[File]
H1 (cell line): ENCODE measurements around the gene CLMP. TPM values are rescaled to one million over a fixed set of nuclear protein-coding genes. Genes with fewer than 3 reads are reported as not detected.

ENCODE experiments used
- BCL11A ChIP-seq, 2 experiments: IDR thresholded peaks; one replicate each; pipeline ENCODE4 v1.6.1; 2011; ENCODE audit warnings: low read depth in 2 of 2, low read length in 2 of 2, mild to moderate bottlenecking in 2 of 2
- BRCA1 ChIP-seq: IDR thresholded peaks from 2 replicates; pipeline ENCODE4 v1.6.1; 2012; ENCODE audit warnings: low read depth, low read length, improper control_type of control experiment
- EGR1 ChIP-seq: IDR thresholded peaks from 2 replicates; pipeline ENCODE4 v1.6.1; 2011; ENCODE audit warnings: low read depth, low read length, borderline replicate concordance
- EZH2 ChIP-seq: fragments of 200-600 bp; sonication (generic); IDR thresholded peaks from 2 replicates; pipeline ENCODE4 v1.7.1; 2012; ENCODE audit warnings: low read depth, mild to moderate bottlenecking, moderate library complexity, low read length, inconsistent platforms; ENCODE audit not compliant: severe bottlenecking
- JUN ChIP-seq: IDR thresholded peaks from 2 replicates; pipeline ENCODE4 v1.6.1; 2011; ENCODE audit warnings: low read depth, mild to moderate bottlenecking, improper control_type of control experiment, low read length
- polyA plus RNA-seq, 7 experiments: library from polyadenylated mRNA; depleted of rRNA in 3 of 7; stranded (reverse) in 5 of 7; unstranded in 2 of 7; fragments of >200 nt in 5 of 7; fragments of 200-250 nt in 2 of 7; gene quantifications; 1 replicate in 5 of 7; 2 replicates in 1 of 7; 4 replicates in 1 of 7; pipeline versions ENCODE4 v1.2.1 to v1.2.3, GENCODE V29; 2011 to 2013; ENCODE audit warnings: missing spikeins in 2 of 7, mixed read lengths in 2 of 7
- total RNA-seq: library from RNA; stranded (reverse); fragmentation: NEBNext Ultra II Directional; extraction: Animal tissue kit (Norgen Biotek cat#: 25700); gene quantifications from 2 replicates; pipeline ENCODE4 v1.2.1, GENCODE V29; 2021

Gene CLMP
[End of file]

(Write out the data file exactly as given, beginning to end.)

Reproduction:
H1 (cell line): ENCODE measurements around the gene CLMP. TPM values are rescaled to one million over a fixed set of nuclear protein-coding genes. Genes with fewer than 3 reads are reported as not detected.

ENCODE experiments used
- BCL11A ChIP-seq, 2 experiments: IDR thresholded peaks; one replicate each; pipeline ENCODE4 v1.6.1; 2011; ENCODE audit warnings: low read depth in 2 of 2, low read length in 2 of 2, mild to moderate bottlenecking in 2 of 2
- BRCA1 ChIP-seq: IDR thresholded peaks from 2 replicates; pipeline ENCODE4 v1.6.1; 2012; ENCODE audit warnings: low read depth, low read length, improper control_type of control experiment
- EGR1 ChIP-seq: IDR thresholded peaks from 2 replicates; pipeline ENCODE4 v1.6.1; 2011; ENCODE audit warnings: low read depth, low read length, borderline replicate concordance
- EZH2 ChIP-seq: fragments of 200-600 bp; sonication (generic); IDR thresholded peaks from 2 replicates; pipeline ENCODE4 v1.7.1; 2012; ENCODE audit warnings: low read depth, mild to moderate bottlenecking, moderate library complexity, low read length, inconsistent platforms; ENCODE audit not compliant: severe bottlenecking
- JUN ChIP-seq: IDR thresholded peaks from 2 replicates; pipeline ENCODE4 v1.6.1; 2011; ENCODE audit warnings: low read depth, mild to moderate bottlenecking, improper control_type of control experiment, low read length
- polyA plus RNA-seq, 7 experiments: library from polyadenylated mRNA; depleted of rRNA in 3 of 7; stranded (reverse) in 5 of 7; unstranded in 2 of 7; fragments of >200 nt in 5 of 7; fragments of 200-250 nt in 2 of 7; gene quantifications; 1 replicate in 5 of 7; 2 replicates in 1 of 7; 4 replicates in 1 of 7; pipeline versions ENCODE4 v1.2.1 to v1.2.3, GENCODE V29; 2011 to 2013; ENCODE audit warnings: missing spikeins in 2 of 7, mixed read lengths in 2 of 7
- total RNA-seq: library from RNA; stranded (reverse); fragmentation: NEBNext Ultra II Directional; extraction: Animal tissue kit (Norgen Biotek cat#: 25700); gene quantifications from 2 replicates; pipeline ENCODE4 v1.2.1, GENCODE V29; 2021

Gene CLMP